Debt capital has traditionally been the most important source of external finance in the shipping industry. The access that shipping companies nowadays have to the capital markets provides them with a broader range of financing instruments. As such, this study investigates the determinants of capital structure decisions using a sample of 115 exchange-listed shipping companies. We test whether listed shipping companies follow a target capital structure, and we analyze their adjustment dynamics after deviations from this target leverage ratio. When compared with industrial firms from the G7 countries, shipping companies exhibit higher leverage ratios and higher financial risk. Standard capital structure variables exert a significant impact on the cross-sectional variation of leverage ratios in the shipping industry. Asset tangibility is positively related to corporate leverage, and its economic impact is more pronounced than in other industries. Profitability, asset risk, and operating leverage are all inversely related to leverage. There is only weak evidence for market-timing behavior of shipping companies. Because demand and supply in the maritime industry are closely related to the macroeconomic environment, leverage behaves counter-cyclically. Using different dynamic panel estimators, we further document that the speed of adjustment after deviations from the target leverage ratio is lower during economic recessions. On average, however, the capital structure adjustment speed in the maritime industry is higher compared with the G7 benchmark sample. These findings indicate that there are substantial costs of deviation from the target leverage ratio due to high expected costs of financial distress. Our results have implications for shipping companies’ risk management activities.

Corporate cash holdings: Evidence from Switzerland

Wolfgang Drobetz, Matthias C. Grüninger
Financial Markets and Portfolio Management | 09/2007
This paper investigates the determinants of cash holdings for a comprehensive sample of Swiss non-financial firms between 1995 and 2004. The median Swiss firm holds almost twice as much cash and cash equivalents as the median US or UK firm. Our results indicate that asset tangibility and firm size are both negatively related to corporate cash holdings, and that there is a non-linear relationship between the leverage ratio and liquidity. Dividend payments and operating cash flows are positively related to cash reserves, but we cannot detect a significant relationship between growth opportunities and cash holdings. Most of these empirical findings, but not all of them, can be explained by the transaction costs motive and/or the precautionary motive. Analyzing the corporate governance structures of Swiss firms, we document a non-linear relationship between managerial ownership and cash holdings, indicating an incentive alignment effect and an opposing effect related to increasing risk aversion. Finally, our results suggest that firms in which the CEO simultaneously serves as the COB hold significantly more cash.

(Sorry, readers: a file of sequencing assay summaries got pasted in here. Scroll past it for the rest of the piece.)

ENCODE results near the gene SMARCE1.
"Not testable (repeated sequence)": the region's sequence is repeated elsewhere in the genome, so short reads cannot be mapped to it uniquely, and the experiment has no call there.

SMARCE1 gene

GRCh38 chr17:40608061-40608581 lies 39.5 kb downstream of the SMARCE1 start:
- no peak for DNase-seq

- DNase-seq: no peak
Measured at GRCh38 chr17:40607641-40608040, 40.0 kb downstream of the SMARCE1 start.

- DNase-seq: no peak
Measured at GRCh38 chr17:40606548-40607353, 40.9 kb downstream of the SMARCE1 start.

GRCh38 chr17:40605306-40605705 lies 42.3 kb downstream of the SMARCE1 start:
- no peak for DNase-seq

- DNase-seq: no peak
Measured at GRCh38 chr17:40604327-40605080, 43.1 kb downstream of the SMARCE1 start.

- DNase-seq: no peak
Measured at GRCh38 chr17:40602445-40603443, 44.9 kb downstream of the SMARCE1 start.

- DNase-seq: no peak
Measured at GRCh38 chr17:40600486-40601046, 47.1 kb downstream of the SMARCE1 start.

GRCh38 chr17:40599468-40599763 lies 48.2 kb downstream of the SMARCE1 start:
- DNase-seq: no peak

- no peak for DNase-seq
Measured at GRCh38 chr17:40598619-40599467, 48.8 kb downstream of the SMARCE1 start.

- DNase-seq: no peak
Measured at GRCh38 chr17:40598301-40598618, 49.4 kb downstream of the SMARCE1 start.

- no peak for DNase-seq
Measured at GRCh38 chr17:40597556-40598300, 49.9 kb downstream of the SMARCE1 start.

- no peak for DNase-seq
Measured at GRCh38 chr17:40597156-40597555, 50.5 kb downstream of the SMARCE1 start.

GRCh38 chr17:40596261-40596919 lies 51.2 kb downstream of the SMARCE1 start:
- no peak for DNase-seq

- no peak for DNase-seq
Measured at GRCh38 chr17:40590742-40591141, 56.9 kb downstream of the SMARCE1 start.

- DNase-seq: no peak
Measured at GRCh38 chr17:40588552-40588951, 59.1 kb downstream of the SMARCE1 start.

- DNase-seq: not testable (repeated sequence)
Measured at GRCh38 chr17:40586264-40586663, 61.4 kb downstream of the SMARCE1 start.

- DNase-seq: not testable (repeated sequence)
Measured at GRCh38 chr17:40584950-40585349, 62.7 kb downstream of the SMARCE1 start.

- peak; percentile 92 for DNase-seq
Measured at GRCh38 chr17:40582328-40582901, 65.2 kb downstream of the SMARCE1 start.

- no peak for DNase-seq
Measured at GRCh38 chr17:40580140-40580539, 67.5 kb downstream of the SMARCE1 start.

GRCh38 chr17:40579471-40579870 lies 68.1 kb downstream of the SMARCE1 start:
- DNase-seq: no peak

What determines the speed of adjustment to the target capital structure?

Wolfgang Drobetz, Gabrielle Wanzenried
Applied Financial Economics | 09/2006
A dynamic adjustment model and panel methodology are used to investigate the determinants of a time varying target capital structure. Because firms may temporarily deviate from their target capital structure in the presence of adjustment costs, the adjustment process is also endogenized. Specifically, we analyse the impact of firm-specific characteristics as well as macroeconomic factors on the speed of adjustment to the target debt ratio. The sample comprises a panel of 90 Swiss firms over the years from 1991 to 2001. We document that faster growing firms and those that are further away from their optimal capital structure adjust more readily. The results also reveal interesting interrelations between the adjustment speed and well-known business cycle variables. Most important, the speed of adjustment is higher when the term spread is higher and when economic prospects are good.